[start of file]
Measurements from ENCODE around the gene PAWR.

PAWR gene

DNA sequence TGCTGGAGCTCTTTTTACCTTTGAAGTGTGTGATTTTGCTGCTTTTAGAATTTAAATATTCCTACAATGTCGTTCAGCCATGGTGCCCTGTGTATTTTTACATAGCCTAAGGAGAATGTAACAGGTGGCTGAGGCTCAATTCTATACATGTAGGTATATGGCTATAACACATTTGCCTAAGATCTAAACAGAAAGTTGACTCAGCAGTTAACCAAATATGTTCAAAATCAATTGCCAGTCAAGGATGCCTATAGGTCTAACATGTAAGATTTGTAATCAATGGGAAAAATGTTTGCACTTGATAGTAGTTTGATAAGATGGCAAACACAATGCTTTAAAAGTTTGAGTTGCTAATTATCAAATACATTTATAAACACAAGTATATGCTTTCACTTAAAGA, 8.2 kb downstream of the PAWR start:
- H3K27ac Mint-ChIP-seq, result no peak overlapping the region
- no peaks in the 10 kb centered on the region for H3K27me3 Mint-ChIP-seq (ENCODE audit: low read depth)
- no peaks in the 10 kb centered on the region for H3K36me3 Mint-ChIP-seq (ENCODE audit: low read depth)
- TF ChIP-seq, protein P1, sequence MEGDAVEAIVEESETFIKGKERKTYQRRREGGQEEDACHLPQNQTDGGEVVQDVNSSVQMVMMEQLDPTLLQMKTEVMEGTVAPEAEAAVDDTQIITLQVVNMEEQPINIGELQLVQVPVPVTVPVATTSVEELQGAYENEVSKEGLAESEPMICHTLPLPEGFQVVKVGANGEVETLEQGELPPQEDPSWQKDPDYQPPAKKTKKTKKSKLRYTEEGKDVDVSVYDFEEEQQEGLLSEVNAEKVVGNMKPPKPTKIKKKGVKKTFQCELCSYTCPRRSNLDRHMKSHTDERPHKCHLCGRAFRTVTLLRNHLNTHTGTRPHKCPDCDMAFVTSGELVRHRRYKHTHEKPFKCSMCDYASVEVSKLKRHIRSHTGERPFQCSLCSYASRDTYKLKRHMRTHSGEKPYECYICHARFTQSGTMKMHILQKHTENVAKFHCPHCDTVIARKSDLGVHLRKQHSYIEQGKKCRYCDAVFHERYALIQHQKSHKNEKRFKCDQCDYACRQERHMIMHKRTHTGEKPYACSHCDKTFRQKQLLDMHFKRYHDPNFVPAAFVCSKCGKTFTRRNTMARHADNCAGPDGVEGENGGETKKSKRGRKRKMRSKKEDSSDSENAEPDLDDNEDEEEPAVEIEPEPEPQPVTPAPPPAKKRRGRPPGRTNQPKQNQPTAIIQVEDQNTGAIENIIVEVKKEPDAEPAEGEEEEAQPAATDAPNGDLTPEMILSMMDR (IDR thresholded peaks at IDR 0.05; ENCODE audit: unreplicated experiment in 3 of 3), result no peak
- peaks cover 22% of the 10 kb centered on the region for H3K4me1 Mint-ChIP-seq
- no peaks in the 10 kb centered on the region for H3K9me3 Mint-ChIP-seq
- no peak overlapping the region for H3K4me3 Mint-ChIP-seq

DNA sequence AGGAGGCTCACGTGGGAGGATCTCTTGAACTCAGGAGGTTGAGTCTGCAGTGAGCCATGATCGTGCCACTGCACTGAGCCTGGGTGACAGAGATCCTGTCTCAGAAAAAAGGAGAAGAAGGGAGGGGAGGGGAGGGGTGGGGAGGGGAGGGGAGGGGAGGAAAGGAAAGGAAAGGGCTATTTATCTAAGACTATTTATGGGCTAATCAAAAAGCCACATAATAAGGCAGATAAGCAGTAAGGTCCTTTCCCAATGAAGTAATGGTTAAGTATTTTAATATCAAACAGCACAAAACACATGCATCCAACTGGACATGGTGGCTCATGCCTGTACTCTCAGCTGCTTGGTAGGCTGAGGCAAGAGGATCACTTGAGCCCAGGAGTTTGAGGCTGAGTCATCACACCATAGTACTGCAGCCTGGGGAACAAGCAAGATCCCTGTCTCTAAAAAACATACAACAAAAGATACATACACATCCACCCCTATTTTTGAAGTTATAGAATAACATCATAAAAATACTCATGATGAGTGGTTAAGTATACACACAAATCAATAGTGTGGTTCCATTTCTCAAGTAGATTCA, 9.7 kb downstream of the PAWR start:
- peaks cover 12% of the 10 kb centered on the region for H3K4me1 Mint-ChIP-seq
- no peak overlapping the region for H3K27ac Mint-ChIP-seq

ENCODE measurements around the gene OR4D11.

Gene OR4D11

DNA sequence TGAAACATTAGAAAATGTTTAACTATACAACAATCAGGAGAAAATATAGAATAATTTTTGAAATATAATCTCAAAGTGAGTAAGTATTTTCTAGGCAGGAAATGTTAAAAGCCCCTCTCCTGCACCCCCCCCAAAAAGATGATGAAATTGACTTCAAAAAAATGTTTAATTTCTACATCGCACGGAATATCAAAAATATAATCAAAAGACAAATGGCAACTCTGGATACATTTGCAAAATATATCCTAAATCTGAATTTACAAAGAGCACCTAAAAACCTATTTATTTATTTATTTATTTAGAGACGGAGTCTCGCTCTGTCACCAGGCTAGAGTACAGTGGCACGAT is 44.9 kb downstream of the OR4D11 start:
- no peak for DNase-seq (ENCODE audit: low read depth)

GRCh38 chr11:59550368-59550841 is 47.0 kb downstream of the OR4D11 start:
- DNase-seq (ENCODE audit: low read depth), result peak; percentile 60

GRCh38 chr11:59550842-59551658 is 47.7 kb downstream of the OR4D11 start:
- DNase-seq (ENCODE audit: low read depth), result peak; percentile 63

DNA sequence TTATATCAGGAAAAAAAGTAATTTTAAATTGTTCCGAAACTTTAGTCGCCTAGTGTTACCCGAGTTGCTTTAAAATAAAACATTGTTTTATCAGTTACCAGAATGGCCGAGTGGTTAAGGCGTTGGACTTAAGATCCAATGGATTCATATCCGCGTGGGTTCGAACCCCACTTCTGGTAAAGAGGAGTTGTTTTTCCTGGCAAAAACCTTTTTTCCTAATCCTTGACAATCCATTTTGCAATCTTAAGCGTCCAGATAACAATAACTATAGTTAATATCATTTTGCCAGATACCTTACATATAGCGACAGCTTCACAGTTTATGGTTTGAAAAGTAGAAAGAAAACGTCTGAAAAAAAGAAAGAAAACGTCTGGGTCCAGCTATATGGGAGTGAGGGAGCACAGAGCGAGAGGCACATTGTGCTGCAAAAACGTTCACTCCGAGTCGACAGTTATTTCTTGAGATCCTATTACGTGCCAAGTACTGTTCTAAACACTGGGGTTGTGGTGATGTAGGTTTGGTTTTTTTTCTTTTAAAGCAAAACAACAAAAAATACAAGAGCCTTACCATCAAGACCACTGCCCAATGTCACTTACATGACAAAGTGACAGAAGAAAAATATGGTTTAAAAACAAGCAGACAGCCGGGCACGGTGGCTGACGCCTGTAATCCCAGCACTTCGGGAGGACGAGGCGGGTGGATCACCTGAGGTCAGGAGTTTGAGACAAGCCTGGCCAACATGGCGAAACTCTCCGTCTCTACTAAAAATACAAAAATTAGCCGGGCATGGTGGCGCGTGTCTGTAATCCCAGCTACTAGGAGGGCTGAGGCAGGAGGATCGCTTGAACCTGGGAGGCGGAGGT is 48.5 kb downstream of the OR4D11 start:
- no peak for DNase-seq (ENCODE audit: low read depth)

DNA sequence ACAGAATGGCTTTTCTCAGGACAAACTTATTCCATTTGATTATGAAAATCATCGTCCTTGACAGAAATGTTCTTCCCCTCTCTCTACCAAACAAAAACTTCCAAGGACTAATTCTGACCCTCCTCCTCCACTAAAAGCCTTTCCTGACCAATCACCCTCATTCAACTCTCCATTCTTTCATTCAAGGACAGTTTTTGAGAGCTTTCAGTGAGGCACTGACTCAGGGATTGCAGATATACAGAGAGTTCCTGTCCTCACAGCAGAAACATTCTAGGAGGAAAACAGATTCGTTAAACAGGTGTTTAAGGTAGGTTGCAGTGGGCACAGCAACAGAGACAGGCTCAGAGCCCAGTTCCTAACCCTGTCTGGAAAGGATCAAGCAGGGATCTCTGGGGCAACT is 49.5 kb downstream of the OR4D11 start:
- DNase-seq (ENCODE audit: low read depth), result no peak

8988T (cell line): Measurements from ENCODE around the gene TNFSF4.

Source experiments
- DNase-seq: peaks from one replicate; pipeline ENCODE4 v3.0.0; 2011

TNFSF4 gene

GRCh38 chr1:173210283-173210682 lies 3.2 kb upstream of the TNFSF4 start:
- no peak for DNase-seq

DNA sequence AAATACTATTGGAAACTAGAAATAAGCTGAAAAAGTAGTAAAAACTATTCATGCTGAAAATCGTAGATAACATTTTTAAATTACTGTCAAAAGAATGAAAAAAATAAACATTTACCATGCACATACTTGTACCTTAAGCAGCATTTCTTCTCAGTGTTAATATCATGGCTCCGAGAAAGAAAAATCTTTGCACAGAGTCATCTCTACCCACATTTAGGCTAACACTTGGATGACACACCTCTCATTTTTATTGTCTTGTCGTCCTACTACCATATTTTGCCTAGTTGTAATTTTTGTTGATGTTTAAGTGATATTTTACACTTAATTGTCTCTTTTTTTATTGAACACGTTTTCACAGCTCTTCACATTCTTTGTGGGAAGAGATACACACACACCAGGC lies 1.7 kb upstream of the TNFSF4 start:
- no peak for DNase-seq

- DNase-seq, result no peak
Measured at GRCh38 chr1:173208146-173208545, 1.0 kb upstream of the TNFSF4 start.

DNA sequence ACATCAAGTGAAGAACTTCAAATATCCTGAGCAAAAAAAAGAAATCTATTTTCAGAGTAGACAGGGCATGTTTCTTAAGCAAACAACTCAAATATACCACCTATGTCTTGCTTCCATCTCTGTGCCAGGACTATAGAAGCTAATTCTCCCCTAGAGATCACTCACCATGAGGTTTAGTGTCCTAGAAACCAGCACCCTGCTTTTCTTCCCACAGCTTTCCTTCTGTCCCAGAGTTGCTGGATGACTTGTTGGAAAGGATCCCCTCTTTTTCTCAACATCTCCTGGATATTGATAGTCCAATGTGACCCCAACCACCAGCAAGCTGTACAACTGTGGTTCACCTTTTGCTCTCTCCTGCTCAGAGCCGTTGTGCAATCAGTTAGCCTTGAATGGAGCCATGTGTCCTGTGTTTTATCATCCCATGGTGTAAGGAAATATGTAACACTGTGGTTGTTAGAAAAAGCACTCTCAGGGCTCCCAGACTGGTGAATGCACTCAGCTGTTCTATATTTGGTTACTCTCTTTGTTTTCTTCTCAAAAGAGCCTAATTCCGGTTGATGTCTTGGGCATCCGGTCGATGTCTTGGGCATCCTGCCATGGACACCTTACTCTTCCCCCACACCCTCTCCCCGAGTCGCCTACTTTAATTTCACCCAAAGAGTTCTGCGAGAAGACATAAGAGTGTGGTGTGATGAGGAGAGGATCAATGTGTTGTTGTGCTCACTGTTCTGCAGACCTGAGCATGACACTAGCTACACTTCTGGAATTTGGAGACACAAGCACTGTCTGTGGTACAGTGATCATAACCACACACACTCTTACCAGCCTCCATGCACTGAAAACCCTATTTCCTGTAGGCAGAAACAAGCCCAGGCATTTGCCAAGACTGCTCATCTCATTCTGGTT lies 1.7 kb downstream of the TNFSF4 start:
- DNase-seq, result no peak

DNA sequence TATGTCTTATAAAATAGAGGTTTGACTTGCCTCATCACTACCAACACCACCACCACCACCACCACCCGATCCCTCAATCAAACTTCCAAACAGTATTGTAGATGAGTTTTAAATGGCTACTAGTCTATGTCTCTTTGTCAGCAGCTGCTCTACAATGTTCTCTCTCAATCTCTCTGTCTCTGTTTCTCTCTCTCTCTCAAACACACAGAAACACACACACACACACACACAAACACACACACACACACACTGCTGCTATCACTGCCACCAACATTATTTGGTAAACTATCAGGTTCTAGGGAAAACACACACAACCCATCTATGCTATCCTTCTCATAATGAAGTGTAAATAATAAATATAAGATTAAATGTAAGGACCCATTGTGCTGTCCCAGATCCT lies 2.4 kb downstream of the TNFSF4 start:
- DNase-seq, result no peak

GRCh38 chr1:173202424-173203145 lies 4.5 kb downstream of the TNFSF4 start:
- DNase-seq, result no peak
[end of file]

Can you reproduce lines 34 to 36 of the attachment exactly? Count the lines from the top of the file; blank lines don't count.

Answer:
- DNase-seq, result no peak
Measured at GRCh38 chr1:173208146-173208545, 1.0 kb upstream of the TNFSF4 start.

DNA sequence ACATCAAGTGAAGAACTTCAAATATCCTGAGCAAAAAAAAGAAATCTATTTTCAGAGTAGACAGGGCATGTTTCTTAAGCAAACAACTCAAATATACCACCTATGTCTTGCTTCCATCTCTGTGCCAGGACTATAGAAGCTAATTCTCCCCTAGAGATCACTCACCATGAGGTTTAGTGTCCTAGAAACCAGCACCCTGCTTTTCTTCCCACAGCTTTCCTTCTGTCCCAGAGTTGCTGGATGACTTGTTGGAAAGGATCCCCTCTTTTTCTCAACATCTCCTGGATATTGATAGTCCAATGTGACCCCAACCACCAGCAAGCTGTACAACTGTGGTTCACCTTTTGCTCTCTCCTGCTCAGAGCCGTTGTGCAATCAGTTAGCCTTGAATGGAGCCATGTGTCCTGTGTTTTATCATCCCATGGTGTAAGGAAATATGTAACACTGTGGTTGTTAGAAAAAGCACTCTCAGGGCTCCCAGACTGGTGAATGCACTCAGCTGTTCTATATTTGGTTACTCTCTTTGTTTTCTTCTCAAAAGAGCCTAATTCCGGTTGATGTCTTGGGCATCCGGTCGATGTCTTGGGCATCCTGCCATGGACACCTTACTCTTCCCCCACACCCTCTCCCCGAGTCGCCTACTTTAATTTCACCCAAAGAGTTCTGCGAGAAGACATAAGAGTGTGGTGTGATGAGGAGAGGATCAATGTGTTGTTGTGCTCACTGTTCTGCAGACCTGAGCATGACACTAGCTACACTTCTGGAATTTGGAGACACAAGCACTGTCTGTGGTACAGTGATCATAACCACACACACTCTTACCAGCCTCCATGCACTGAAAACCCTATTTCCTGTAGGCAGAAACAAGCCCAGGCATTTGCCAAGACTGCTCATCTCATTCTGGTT lies 1.7 kb downstream of the TNFSF4 start: